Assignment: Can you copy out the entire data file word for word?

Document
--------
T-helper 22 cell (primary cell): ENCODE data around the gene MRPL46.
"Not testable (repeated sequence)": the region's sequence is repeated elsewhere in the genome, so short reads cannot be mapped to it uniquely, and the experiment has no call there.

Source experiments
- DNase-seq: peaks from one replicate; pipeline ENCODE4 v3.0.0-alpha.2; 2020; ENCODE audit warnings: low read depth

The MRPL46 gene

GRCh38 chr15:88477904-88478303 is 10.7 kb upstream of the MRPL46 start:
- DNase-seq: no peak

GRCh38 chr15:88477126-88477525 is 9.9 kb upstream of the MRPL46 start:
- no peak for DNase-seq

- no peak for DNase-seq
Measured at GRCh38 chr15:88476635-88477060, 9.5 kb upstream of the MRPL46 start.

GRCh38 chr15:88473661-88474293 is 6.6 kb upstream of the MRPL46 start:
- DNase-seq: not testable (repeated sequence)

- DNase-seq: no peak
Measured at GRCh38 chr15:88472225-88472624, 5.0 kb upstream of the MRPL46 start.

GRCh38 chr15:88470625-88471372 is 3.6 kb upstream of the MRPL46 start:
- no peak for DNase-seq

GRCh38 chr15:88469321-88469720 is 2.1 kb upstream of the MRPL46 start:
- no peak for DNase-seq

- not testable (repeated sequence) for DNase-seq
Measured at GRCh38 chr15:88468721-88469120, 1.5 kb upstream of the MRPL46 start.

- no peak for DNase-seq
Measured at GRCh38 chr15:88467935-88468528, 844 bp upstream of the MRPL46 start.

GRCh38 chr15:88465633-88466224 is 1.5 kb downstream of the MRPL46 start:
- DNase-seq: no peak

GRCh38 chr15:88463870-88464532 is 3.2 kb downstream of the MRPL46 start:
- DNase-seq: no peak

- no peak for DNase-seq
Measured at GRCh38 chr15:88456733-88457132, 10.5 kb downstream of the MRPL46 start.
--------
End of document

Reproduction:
T-helper 22 cell (primary cell): ENCODE data around the gene MRPL46.
"Not testable (repeated sequence)": the region's sequence is repeated elsewhere in the genome, so short reads cannot be mapped to it uniquely, and the experiment has no call there.

Source experiments
- DNase-seq: peaks from one replicate; pipeline ENCODE4 v3.0.0-alpha.2; 2020; ENCODE audit warnings: low read depth

The MRPL46 gene

GRCh38 chr15:88477904-88478303 is 10.7 kb upstream of the MRPL46 start:
- DNase-seq: no peak

GRCh38 chr15:88477126-88477525 is 9.9 kb upstream of the MRPL46 start:
- no peak for DNase-seq

- no peak for DNase-seq
Measured at GRCh38 chr15:88476635-88477060, 9.5 kb upstream of the MRPL46 start.

GRCh38 chr15:88473661-88474293 is 6.6 kb upstream of the MRPL46 start:
- DNase-seq: not testable (repeated sequence)

- DNase-seq: no peak
Measured at GRCh38 chr15:88472225-88472624, 5.0 kb upstream of the MRPL46 start.

GRCh38 chr15:88470625-88471372 is 3.6 kb upstream of the MRPL46 start:
- no peak for DNase-seq

GRCh38 chr15:88469321-88469720 is 2.1 kb upstream of the MRPL46 start:
- no peak for DNase-seq

- not testable (repeated sequence) for DNase-seq
Measured at GRCh38 chr15:88468721-88469120, 1.5 kb upstream of the MRPL46 start.

- no peak for DNase-seq
Measured at GRCh38 chr15:88467935-88468528, 844 bp upstream of the MRPL46 start.

GRCh38 chr15:88465633-88466224 is 1.5 kb downstream of the MRPL46 start:
- DNase-seq: no peak

GRCh38 chr15:88463870-88464532 is 3.2 kb downstream of the MRPL46 start:
- DNase-seq: no peak

- no peak for DNase-seq
Measured at GRCh38 chr15:88456733-88457132, 10.5 kb downstream of the MRPL46 start.